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# CS 150 – Spring 2008 – Lec #22: Othello Design Example - 1 A Game of Othello zOthello: popular board game (often known as Reversi) z8x8 board, black and.

## Presentation on theme: "CS 150 – Spring 2008 – Lec #22: Othello Design Example - 1 A Game of Othello zOthello: popular board game (often known as Reversi) z8x8 board, black and."— Presentation transcript:

CS 150 – Spring 2008 – Lec #22: Othello Design Example - 1 A Game of Othello zOthello: popular board game (often known as Reversi) z8x8 board, black and white tokens zToday, we will use it as a design example

CS 150 – Spring 2008 – Lec #22: Othello Design Example - 2 Othello: Rules and Game Play zThe object of the game is to have the majority of your colour discs on the board at the end of the game zRules yBlack places two black discs and White places two white discs as shown in here. The game always begins with this setup. yA move consists of "outflanking" your opponent's disc(s), then flipping the outflanked disc(s) to your colour. yTo outflank means to place a disc on the board so that your opponent's row (or rows) of disc(s) is bordered at each end by a disc of your colour. (A "row" may be made up of one or more discs). yHere's one example: White disc A was already in place on the board. The placement of white disc B outflanks the row of three black discs.

CS 150 – Spring 2008 – Lec #22: Othello Design Example - 3 Outflanking Example White disc A was already in place on the board. The placement of white disc B outflanks the row of three black discs. White flips the outflanked discs and now the row looks like this:

CS 150 – Spring 2008 – Lec #22: Othello Design Example - 4 Rules zBlack always moves first. zIf on your turn you cannot outflank and flip at least one opposing disc, your turn is forfeited and your opponent moves again. However, if a move is available to you, you may not forfeit your turn. zA disc may outflank any number of discs in one or more rows in any number of directions at the same time - horizontally, vertically or diagonally. zYou may not skip over your own color disc to outflank an opposing disc.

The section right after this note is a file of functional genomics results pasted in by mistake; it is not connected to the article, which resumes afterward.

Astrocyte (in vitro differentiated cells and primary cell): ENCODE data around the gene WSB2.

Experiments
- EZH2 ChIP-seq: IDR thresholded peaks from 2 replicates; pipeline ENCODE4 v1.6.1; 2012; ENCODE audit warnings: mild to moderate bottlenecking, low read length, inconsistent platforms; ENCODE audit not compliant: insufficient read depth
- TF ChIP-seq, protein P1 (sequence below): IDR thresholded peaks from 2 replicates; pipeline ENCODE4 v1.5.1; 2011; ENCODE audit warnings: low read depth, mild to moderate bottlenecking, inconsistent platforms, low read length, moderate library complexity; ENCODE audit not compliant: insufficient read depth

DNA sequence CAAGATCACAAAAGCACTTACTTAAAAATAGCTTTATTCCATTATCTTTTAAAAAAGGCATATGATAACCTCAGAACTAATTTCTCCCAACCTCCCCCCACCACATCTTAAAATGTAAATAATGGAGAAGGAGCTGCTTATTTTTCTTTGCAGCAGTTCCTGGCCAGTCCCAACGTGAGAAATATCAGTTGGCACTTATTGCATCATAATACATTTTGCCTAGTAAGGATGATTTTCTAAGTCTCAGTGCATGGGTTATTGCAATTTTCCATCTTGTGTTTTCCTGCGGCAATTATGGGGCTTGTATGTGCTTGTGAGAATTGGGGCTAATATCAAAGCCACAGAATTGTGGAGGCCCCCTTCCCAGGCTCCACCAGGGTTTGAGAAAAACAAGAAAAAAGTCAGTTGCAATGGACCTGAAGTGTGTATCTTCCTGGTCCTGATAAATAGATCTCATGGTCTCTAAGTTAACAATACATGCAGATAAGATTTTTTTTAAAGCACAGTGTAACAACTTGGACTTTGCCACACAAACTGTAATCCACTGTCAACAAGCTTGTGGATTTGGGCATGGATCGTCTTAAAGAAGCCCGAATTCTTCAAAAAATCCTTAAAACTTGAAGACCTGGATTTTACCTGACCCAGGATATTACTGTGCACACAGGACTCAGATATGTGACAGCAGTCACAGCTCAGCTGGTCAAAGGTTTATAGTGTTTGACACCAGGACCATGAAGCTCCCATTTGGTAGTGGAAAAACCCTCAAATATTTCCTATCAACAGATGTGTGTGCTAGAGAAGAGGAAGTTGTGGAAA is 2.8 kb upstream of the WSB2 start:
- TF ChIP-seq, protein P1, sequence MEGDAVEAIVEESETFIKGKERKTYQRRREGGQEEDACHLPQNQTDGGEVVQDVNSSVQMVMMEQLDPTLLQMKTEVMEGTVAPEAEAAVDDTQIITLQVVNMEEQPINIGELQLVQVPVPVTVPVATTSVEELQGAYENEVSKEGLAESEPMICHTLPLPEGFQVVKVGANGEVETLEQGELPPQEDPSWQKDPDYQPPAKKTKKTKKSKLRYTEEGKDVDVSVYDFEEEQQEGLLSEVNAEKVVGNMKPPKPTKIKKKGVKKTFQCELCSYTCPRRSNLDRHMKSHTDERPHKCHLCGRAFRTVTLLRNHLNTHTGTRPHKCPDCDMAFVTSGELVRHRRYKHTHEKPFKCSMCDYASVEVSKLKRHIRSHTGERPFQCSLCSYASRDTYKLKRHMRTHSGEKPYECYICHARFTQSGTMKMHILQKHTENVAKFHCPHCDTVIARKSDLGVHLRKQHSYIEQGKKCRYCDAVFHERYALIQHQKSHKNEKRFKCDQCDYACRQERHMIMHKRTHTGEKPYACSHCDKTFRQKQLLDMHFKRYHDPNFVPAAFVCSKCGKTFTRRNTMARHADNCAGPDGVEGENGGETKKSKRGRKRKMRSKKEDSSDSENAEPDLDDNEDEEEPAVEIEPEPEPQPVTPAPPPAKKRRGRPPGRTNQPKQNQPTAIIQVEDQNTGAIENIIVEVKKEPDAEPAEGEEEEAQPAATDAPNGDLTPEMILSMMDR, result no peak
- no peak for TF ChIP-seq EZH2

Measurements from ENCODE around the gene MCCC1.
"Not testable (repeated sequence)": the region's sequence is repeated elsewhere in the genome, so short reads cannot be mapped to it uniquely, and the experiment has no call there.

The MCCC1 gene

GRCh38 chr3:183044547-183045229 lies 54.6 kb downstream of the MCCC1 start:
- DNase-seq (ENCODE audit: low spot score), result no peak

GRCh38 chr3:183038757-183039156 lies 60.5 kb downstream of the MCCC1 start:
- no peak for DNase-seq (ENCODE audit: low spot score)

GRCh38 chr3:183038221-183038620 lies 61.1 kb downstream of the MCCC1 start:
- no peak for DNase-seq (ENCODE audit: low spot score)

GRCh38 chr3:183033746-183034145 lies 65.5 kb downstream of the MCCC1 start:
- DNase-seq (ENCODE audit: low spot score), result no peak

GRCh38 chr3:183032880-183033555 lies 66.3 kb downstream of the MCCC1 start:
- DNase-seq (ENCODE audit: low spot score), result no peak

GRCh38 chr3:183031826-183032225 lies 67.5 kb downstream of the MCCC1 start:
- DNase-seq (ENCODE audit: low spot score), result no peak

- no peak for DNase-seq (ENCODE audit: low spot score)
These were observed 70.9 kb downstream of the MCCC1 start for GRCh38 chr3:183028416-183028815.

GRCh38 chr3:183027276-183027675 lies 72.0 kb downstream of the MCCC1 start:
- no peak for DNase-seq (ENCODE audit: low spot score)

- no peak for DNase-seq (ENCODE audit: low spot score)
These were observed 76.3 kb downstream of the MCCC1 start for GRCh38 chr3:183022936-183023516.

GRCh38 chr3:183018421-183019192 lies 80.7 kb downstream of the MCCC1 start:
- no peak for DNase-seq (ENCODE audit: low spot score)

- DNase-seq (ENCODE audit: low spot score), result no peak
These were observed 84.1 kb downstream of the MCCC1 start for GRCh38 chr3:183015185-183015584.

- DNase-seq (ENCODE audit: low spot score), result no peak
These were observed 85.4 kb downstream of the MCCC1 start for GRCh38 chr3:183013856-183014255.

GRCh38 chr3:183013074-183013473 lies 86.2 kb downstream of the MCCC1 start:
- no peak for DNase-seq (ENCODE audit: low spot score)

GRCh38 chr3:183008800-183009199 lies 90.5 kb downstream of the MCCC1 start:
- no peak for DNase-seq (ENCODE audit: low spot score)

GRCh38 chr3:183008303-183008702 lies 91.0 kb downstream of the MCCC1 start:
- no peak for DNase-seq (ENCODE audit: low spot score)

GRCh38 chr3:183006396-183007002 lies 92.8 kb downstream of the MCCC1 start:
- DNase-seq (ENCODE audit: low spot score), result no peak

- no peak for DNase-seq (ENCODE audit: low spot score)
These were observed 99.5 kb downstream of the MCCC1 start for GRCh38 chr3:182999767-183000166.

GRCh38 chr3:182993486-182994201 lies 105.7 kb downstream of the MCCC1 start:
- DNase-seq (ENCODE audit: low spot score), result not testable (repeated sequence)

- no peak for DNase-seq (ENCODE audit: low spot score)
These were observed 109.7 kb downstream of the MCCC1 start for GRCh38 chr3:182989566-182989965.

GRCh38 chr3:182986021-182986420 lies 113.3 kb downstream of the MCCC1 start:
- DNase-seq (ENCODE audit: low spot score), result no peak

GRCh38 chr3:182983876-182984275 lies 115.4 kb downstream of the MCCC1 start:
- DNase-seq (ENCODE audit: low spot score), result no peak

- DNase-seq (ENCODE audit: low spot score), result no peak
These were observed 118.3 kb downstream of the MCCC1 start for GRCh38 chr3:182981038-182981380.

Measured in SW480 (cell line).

CS 150 – Spring 2008 – Lec #22: Othello Design Example - 5 Rules zDiscs may only be outflanked as a direct result of a move and must fall in the direct line of the disc placed down. zAll discs outflanked in any one move must be flipped, even if it is to the player's advantage not to flip them at all. zOnce a disc is placed on a square, it can never be moved to another square later in the game.

CS 150 – Spring 2008 – Lec #22: Othello Design Example - 6 Rules zWhen it is no longer possible for either player to move, the game is over. Discs are counted and the player with the majority of his or her colour discs on the board is the winner.

CS 150 – Spring 2008 – Lec #22: Othello Design Example - 7 Our Design Problem zDesign an Othello Board and Gamekeeper. zThe gamekeeper will yKeep track of the score and state of the board yIndicate whose move it is yIndicate where legal moves can be made yAccept and make a legal move xFlip all the discs who have been outflanked zFocus of today’s lecture yGame engine and logic alone yWe will assume xDisplay device for an 8x8 board xInput device which tells us where to move on an 8x8 board

CS 150 – Spring 2008 – Lec #22: Othello Design Example - 8 Global Picture of Our System Circuit in Each Square to: 1.Keep State of the Square 2.Compute whether move in square is legal Game Controller 1.Global Game State 2.Orchestrates individual move logic

CS 150 – Spring 2008 – Lec #22: Othello Design Example - 9 Game Controller State Machine Flip Current Color Legal Move? Enable Move Update Board Flip Current Color Legal Move? Game Over Current Color = White Y N Y N Move selected’ Move selected

CS 150 – Spring 2008 – Lec #22: Othello Design Example - 10 Square FSM zBasic Functions yStore state of square (Empty, White, Black) yReport when move is legal yReport when user moves into square yUpdate state of square in response to a move Square Current Color Move Enabled Legal Move Move Selected

CS 150 – Spring 2008 – Lec #22: Othello Design Example - 11 Square Finite State Machine